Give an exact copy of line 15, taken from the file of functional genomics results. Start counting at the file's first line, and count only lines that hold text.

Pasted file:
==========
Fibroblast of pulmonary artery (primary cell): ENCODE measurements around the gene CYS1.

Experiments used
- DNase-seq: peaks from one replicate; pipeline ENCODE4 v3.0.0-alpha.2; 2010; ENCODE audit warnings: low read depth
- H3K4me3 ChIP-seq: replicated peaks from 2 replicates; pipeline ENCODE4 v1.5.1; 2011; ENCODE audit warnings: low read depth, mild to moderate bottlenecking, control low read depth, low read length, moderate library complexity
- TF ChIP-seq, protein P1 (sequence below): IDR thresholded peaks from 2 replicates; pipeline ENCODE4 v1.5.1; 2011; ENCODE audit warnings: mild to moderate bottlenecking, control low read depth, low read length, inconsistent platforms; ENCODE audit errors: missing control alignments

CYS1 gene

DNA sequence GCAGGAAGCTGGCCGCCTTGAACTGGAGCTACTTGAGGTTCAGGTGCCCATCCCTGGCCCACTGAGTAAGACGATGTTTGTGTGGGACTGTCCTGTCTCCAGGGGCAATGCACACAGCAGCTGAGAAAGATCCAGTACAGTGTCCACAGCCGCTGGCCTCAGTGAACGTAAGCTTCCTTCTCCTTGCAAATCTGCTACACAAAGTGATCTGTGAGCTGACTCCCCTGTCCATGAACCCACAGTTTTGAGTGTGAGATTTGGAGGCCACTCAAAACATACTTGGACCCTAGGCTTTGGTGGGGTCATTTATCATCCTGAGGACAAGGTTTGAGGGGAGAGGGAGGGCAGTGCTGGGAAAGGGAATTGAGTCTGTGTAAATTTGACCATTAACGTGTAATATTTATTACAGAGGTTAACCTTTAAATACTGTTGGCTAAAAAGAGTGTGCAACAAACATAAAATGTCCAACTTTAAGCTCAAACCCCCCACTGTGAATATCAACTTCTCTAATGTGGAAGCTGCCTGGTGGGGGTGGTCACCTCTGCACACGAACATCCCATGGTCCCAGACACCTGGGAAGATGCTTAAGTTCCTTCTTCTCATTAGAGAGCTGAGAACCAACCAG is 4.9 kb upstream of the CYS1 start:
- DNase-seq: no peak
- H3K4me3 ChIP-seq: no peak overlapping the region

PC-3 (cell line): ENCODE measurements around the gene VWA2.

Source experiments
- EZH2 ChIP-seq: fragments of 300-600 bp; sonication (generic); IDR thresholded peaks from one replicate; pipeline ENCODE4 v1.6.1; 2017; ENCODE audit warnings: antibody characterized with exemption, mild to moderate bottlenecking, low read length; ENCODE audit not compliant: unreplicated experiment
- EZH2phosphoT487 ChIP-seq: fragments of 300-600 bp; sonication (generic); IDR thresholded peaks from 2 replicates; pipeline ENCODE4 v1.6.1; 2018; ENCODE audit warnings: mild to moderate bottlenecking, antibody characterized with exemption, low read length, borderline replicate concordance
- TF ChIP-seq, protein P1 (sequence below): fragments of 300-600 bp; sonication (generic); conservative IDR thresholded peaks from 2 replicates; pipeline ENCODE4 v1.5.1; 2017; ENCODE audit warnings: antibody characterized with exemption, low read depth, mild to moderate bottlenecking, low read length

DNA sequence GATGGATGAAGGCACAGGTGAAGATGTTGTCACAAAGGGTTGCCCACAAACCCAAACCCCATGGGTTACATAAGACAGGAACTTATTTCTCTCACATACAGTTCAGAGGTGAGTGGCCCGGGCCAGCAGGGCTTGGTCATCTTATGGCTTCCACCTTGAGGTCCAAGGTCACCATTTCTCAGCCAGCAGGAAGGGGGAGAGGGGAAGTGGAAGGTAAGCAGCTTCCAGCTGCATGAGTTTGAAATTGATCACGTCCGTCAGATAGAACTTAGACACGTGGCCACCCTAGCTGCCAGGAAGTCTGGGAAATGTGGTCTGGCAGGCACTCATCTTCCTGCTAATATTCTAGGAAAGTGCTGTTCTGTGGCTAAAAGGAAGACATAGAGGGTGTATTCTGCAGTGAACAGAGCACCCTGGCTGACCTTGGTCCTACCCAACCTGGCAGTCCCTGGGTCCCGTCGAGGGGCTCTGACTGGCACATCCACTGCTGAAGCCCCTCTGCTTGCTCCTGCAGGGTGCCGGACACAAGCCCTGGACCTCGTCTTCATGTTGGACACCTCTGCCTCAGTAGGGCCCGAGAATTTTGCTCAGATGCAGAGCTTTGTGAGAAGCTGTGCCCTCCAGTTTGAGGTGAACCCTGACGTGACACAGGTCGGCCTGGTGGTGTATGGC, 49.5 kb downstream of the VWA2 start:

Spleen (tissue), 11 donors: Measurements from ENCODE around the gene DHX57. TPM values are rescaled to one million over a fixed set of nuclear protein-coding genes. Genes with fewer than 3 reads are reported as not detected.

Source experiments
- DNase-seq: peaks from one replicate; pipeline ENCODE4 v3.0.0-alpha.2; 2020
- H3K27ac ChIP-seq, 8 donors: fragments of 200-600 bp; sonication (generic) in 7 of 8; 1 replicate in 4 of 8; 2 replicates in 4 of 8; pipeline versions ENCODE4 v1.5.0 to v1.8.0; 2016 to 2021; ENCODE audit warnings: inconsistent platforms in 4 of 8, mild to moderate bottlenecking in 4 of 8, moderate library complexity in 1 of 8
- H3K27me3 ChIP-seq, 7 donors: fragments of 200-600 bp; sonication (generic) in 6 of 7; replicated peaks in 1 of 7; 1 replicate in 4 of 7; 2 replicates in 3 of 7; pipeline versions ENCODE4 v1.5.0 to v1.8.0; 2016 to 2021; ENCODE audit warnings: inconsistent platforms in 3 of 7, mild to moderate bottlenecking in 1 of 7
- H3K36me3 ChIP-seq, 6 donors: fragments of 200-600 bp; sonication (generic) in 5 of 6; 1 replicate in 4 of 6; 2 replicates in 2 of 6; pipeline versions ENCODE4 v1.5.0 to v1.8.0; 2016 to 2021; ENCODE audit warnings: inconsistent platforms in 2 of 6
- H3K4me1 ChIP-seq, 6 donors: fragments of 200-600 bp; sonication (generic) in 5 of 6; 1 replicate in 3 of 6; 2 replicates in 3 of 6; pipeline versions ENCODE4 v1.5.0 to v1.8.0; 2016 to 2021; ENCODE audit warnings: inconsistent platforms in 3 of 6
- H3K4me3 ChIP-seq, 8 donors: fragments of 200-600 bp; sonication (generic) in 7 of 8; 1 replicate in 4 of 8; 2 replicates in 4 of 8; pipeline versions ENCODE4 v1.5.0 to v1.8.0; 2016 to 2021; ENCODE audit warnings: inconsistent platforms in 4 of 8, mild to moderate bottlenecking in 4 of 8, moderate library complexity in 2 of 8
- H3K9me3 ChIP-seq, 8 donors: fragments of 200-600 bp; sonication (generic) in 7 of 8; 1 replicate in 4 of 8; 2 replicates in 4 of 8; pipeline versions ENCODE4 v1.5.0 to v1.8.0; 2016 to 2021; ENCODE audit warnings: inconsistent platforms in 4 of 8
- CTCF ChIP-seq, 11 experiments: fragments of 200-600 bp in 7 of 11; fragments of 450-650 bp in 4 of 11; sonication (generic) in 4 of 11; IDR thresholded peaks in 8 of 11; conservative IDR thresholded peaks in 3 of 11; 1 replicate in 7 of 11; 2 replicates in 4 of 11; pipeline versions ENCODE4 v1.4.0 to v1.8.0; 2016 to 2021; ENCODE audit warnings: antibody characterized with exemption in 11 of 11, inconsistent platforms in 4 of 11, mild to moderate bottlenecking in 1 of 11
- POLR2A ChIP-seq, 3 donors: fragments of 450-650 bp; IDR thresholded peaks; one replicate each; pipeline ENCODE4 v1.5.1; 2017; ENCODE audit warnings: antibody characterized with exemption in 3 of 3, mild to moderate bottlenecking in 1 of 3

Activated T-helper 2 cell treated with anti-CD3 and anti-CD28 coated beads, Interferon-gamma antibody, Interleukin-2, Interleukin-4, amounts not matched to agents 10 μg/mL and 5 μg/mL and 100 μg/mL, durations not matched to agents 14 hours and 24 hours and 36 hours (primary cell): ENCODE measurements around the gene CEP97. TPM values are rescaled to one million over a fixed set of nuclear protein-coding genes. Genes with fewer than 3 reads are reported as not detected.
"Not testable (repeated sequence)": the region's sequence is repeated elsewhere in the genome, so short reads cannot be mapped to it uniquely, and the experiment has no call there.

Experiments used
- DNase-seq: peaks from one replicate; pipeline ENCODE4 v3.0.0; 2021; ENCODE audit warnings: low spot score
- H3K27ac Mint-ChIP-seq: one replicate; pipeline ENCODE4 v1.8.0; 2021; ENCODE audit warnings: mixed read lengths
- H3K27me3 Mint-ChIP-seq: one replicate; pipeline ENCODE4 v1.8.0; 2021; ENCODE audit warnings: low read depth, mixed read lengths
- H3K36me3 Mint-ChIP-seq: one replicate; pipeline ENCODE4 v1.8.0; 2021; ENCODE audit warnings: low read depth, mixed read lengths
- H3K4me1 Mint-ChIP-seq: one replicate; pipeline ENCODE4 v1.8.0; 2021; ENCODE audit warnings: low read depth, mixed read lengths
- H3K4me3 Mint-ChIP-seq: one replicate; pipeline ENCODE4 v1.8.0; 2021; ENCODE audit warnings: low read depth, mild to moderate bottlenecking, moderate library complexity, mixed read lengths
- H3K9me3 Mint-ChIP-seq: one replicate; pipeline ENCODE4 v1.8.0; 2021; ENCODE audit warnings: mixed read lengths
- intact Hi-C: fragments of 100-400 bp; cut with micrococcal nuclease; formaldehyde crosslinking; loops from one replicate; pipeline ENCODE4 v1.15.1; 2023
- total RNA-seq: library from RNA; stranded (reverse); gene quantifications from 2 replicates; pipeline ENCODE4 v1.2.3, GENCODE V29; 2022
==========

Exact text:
DNA sequence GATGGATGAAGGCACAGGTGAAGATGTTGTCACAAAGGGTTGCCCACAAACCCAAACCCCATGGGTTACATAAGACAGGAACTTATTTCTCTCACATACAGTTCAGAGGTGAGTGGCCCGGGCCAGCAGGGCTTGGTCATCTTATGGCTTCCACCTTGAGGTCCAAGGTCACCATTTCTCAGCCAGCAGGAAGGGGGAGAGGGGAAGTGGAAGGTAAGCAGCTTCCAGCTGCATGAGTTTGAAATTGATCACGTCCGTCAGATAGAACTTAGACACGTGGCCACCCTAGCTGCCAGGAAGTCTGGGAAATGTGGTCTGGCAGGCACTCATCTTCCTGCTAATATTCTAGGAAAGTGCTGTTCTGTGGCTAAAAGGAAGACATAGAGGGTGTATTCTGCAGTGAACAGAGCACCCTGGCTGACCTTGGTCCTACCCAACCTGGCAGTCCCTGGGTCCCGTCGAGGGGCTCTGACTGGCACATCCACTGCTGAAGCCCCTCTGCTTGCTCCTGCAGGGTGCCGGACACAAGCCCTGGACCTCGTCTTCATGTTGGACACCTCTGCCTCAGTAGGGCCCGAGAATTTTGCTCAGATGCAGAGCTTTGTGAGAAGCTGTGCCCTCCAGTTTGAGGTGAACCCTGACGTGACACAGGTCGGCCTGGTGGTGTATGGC, 49.5 kb downstream of the VWA2 start: